The Ecological Significance of Soil Formation

In order to understand the importance of soil in ecological processes, we need to recognize how much ecosystems, including human society, depend on soil for so many of its needs, and balance needs that might degrade soil with its uses that benefit society. In fact, all soil is used for something, whether that is the intensive production of food and fiber, or the preservation ofcritical ecosystems in areas where human use and even entry is restricted. The continued ability to maintain and set aside additional protected areas depends on the ability of the remainder of the production land area to produce the food and fiber that society requires. In human

Depth (cm) Soil horizons

Depth (cm) Soil horizons

Figure 1 Atypical soil profile showing O, A, B, C, and E horizons.

Figure 1 Atypical soil profile showing O, A, B, C, and E horizons.

societies where food availability is limited, it is often very difficult to maintain protection of the land inside of national parks and reserves.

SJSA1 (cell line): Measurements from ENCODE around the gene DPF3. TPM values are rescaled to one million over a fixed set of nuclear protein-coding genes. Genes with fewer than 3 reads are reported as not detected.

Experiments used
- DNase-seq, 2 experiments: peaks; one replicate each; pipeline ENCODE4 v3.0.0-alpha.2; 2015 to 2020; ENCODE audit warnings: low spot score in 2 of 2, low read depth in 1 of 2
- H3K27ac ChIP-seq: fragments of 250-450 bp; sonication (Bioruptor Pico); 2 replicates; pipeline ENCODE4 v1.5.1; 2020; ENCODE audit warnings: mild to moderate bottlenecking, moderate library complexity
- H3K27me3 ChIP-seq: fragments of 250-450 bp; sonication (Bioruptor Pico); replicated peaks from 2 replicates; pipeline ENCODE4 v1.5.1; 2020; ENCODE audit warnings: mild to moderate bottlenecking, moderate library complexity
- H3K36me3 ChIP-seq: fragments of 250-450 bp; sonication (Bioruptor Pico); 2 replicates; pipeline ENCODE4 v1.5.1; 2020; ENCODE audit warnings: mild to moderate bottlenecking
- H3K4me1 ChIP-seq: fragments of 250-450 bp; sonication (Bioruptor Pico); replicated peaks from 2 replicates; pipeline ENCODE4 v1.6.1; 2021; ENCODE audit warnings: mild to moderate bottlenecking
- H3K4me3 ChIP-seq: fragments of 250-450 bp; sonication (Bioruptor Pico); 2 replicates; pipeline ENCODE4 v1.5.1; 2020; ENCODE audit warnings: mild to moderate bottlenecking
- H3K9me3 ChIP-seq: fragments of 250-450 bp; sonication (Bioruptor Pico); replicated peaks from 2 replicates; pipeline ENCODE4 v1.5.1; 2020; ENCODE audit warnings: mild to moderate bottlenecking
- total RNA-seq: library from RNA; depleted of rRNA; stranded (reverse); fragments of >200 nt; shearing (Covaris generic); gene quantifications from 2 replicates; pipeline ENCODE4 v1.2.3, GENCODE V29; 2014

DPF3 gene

Given the global extent of human impacts on the land through air pollution and global warming, no soil is truly shielded from the impacts of human activities. A consideration of and monitoring of soil 'health' and 'quality' is needed to track changes in soil function that might adversely affect soil uses. In the last 50 years, the efficiency of agriculture in producing much more food per unit area of land has allowed the consideration of protecting and restoring natural ecosystems even as the human population has greatly increased. In many parts of the world, soil has been degraded and agricultural systems have also been degraded or failed. Experience has shown that degraded landscapes can recover if people understand soil and allow natural soil-forming processes to proceed, and that recovery can actually be enhanced in some cases. A continued ability to further develop and protect natural systems will require us to better understand soil and soil formation, using natural soil processes as the basis for producing food and fiber, and increasingly as a source of energy that human society depends on without further degrading the soil resource.

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